Sampling Santa Fe’s colorful art and architecture

September 22, 2022

Santa Fe tops my list as one of the most beautiful cities in America. I love the warm adobe walls that blend with the earth and glow against a bright blue sky; an abundance of public art that speaks to nature and Indigenous culture found all around town; and the human, walkable scale of the city. You can easily stroll from your Airbnb or hotel to the plaza and find plenty of things to do, yet be back at your own place for an afternoon rest before dinner. And the temps at the end of August, when it’s the Endurance Phase of summer back in Austin, are joy-renewing, with highs around 80F, low humidity, and lows in the 50s. Ahhh.

Today I’ll share pics from our explorations around town, plus a couple of art exhibits we particularly enjoyed while we were there last month. Above is the vibrantly painted arcade along the IAIA Museum of Contemporary Native Arts.

A Bill Worrell sculpture outside Worrell Gallery, with Scotch broom in flower

An epic rider seems to leap over pink hollyhocks.

Let’s have another look at those frilly beauties.

Chris Roberts-Antieau at Antieau Gallery

Exploring off the main plaza, a gray satin dress hanging in a gallery window stopped us in our tracks. Lavishly embroidered with detailed scenes of wildlife (and death), it had us wondering — is this a work of art or a fashion piece?

Maybe both! We stepped inside for a closer look.

The embroidery is the work of Michigan-based textile artist Chris Roberts-Antieau at Antieau Gallery.

Bird and Bee

Most of her works for sale at her namesake gallery (there’s another in New Orleans) are “fabric paintings,” a combination of embroidery and appliqué.

Satchmo

Jazz artists feature prominently in some of her works.

Artificial Flowers

In others, animals, plants, and a solitary woman dominate the dream-like, sometimes dark, sometimes whimsical imagery.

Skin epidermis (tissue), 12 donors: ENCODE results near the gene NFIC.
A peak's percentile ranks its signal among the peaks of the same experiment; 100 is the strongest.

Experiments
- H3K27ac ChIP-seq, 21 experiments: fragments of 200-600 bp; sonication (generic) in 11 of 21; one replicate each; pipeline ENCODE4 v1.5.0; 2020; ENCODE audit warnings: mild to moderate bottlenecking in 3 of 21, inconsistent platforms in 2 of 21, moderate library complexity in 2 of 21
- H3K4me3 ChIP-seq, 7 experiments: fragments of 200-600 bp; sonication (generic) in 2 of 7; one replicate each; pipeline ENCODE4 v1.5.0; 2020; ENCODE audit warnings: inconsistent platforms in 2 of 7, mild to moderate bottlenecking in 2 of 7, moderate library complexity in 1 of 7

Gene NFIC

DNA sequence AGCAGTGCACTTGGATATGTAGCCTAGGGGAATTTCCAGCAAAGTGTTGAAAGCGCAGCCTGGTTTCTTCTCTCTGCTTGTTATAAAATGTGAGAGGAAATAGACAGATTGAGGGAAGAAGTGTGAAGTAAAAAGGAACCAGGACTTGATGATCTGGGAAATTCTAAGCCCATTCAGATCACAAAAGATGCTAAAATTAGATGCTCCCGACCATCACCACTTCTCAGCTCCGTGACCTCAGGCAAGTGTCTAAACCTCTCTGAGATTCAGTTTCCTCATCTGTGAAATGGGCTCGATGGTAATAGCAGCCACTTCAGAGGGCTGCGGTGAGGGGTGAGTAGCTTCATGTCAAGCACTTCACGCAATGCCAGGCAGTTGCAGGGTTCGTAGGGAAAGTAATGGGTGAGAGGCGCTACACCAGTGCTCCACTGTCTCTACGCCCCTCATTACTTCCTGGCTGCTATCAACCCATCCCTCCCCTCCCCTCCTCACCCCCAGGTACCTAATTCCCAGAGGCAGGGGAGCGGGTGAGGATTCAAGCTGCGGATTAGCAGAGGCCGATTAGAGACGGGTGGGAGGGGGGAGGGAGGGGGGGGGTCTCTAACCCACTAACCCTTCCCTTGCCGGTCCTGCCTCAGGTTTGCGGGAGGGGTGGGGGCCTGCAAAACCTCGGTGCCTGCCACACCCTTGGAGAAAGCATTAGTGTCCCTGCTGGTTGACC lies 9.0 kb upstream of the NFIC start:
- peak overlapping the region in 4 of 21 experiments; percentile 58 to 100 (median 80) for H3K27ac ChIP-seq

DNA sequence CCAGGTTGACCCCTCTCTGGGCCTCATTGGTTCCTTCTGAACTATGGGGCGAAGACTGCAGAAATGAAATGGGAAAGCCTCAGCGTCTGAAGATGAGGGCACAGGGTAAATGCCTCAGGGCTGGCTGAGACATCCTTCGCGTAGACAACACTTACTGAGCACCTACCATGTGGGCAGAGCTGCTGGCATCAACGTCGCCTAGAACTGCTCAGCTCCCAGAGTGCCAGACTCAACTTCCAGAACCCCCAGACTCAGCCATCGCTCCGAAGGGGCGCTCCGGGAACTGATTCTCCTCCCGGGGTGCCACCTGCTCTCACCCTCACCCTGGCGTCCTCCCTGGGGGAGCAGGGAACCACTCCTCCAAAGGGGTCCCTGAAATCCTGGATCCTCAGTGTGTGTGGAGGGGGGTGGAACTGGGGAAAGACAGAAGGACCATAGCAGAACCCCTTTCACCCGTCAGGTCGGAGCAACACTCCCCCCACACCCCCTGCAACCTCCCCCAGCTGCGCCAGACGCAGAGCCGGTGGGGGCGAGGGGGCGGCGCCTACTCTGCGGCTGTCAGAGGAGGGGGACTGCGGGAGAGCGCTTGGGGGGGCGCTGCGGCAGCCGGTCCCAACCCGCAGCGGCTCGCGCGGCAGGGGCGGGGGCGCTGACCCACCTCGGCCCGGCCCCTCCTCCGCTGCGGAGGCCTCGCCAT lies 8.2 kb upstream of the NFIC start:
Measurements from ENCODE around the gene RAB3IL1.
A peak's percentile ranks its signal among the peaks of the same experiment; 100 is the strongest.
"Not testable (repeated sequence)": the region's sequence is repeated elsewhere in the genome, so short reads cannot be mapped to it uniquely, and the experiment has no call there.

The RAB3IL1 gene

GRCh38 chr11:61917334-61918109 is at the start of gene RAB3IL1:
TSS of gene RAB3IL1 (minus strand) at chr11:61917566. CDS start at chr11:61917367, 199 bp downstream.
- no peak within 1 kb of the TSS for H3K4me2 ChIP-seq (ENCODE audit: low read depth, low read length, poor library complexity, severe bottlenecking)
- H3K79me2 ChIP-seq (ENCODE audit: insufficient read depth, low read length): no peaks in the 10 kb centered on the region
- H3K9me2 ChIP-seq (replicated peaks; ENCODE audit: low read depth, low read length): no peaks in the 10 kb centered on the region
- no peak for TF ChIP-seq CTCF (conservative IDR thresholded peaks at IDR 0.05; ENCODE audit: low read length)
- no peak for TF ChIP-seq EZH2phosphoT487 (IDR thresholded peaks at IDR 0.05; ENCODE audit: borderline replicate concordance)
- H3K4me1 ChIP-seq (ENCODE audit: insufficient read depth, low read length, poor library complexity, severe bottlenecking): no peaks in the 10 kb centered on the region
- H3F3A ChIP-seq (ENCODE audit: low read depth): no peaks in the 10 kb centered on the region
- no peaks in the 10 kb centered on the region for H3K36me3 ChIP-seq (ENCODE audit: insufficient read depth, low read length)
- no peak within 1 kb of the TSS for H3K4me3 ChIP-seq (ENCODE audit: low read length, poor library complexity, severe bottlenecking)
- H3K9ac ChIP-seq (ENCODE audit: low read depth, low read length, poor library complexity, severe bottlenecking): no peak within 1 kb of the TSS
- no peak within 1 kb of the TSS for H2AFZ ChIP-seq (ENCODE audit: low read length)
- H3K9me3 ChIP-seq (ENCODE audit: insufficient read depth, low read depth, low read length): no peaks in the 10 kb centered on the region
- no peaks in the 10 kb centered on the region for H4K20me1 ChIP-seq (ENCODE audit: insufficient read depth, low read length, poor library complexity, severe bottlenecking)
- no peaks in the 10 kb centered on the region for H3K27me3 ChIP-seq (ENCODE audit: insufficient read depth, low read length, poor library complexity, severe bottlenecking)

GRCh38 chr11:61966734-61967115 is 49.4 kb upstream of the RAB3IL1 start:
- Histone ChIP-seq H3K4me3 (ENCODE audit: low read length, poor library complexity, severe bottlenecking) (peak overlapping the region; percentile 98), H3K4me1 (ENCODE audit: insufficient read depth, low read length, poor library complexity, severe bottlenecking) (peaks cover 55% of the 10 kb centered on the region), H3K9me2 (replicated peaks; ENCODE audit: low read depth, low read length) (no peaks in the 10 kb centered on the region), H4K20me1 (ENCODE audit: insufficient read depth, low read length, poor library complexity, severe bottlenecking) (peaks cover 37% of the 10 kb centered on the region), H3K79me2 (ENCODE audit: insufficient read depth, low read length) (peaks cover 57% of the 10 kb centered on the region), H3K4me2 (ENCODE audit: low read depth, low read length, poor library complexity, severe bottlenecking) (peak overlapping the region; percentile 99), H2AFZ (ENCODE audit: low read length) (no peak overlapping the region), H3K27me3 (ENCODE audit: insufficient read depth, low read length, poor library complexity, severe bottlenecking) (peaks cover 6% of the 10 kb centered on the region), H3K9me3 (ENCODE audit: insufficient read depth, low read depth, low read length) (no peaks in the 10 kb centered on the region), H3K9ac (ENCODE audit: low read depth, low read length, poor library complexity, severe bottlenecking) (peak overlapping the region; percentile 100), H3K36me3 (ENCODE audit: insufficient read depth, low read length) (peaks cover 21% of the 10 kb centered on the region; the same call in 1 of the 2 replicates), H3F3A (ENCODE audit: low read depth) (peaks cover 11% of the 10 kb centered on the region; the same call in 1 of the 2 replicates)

Painted Horse

Up close you see the thread textures and designs. I found them fascinating.

Phantom Limb II

Her work is very popular and fetches high prices. Larger pieces like this one (a limited series) are listed for $35K to $45K. We admired them and left with a new appreciation for fabric painting.

Street scenes

Paper flowers and ceramic peppers make a picturesque scene outside The Rainbow Man shop, where we picked up a few small souvenirs.

Dried chiles hang outside another shop. Ristras are popular decorations for garden gates, doors, and walls in Santa Fe.

Gustave Baumann at The Owings Gallery

Silver Sky

At The Owings Gallery on E. Marcy Street, I fell in love with Gustave Baumann‘s color woodblock prints. This one goes for $35,000, otherwise it would surely be mine.

Old Santa Fe

“Born in 1881 in Germany, Baumann immigrated to the US by the early 1900’s. After a brief time in Chicago, Baumann moved to Brown County, Indiana in 1910. Baumann first visited New Mexico in 1918 and moved to New Mexico full time in 1919. Baumann’s images of New Mexico have become iconic scenes of Santa Fe and are highly sought after by collectors. The images shown here represent our current inventory of Baumann prints and drawings.”

https://www.owingsgallery.com/artists/gustave-baumann/biography

Cottonwood in Tassels

I settled for a pack of notecards with Baumann’s images, but if you have a chance, go and see his actual work.

New Mexico Museum of Art

One day we visited the New Mexico Museum of Art, housed in a century-old adobe structure off the main plaza. A central courtyard with flowering perennials and grasses, a small lawn, and a stone pillar fountain made a wonderful resting spot.

Everything seems to glow in Santa Fe. The light there really is beautiful.

The Voice of the Water

Four Will Shuster frescoes — where paint pigment is mixed with wet plaster, becoming part of the wall itself — adorn the courtyard walls. My favorite is The Voice of the Water.

Snake Dance, Oraibi

Among the collections inside the museum, several paintings portraying traditional Hopi snake dances caught my eye. This is Snake Dance, Oraibi by Joseph Imhof.

Snake Dancers

And here’s Snake Dancers by Tom Lea.

In the Patio II

While we didn’t make it to The Georgia O’Keeffe Museum this time, we did enjoy one of O’Keeffe’s works, In the Patio II, at the NMMA. We’d just seen the actual patio door represented here at her home in Abiquiu during a tour the previous day. I’ll be sharing about that soon.

Seated Najavo Woman

R.C. Gorman’s Seated Najavo Woman rests against an adobe wall in a small courtyard.

A natural work of art — an agave spotted on the walk back to our Airbnb.

One late afternoon we drove 30 minutes up the winding Santa Fe National Forest Scenic Byway for a sunset view from the Vista Grande Overlook Observation Site. Santa Fe glittered below us in the Rio Grande Valley like the jewel box it is.

Up next: A tour of Georgia O’Keeffe’s home, studio, and garden at Abiquiu. For a look back at Part 2 of my visit to Santa Fe Botanical Garden, click here.

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All material © 2022 by Pam Penick for Digging. Unauthorized reproduction prohibited.

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